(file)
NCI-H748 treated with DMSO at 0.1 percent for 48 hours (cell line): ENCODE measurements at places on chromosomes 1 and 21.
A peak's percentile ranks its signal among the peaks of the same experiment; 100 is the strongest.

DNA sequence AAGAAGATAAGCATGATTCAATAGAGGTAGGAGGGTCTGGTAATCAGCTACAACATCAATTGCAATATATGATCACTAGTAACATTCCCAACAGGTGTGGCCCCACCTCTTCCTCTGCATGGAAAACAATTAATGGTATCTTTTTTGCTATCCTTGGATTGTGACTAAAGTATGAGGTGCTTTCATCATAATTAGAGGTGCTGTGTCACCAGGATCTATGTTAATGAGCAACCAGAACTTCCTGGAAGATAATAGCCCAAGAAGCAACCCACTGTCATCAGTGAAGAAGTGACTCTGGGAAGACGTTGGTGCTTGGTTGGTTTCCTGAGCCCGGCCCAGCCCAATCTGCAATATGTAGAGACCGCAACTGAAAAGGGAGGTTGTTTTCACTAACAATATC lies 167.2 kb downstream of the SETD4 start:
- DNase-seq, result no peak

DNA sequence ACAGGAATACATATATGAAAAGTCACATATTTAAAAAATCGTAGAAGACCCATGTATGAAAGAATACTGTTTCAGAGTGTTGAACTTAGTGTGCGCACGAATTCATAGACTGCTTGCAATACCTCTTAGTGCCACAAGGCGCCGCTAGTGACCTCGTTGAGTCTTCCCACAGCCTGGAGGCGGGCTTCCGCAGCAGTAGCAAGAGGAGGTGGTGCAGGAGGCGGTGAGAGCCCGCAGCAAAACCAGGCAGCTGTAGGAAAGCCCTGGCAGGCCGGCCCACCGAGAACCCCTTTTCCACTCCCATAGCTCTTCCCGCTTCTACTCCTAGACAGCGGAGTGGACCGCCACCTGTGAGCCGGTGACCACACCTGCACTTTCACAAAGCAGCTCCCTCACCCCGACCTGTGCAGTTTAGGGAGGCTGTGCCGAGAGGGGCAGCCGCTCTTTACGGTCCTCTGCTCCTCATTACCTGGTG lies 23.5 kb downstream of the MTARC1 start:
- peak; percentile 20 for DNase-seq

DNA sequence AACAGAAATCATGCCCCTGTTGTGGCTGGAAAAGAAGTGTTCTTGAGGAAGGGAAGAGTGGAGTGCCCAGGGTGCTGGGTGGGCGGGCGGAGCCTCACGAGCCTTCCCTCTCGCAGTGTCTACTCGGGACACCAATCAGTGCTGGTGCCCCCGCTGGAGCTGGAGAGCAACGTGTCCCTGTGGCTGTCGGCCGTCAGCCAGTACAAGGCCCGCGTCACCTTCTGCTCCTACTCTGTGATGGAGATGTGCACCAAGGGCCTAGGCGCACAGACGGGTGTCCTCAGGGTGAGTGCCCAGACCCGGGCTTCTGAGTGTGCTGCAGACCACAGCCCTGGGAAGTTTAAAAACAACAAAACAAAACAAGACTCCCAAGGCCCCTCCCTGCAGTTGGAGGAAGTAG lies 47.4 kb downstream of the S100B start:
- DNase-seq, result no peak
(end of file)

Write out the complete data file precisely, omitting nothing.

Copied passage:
NCI-H748 treated with DMSO at 0.1 percent for 48 hours (cell line): ENCODE measurements at places on chromosomes 1 and 21.
A peak's percentile ranks its signal among the peaks of the same experiment; 100 is the strongest.

DNA sequence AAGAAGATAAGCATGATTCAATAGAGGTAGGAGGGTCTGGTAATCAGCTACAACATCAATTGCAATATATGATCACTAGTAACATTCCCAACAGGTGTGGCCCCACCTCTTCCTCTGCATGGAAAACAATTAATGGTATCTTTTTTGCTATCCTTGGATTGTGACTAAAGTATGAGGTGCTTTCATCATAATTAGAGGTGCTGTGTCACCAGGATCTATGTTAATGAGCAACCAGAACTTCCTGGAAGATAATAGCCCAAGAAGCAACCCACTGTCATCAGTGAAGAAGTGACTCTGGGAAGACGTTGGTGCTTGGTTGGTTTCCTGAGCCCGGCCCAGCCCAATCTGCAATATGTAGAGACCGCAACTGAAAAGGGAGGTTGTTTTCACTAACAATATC lies 167.2 kb downstream of the SETD4 start:
- DNase-seq, result no peak

DNA sequence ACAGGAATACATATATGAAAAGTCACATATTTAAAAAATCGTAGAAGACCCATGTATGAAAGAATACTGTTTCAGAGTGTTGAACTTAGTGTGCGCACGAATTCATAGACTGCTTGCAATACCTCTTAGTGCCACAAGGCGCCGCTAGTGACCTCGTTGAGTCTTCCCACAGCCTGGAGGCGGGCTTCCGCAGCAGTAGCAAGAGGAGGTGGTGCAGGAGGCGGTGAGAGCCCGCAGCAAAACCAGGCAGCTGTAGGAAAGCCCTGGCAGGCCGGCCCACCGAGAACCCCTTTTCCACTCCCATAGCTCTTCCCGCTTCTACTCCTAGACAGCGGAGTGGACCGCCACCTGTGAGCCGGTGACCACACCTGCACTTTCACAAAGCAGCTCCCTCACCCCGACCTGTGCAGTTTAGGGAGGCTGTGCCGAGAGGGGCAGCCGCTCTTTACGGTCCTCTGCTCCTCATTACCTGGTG lies 23.5 kb downstream of the MTARC1 start:
- peak; percentile 20 for DNase-seq

DNA sequence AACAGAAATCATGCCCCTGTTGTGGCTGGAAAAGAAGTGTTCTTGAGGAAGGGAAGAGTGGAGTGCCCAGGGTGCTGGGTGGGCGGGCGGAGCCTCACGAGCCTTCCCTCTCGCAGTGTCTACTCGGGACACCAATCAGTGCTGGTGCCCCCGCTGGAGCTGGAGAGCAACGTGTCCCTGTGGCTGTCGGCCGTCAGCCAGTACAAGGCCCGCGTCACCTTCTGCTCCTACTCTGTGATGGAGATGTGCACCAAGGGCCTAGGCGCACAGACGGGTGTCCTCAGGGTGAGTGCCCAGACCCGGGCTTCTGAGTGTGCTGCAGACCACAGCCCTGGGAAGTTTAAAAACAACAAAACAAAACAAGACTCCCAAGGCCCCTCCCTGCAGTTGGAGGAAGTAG lies 47.4 kb downstream of the S100B start:
- DNase-seq, result no peak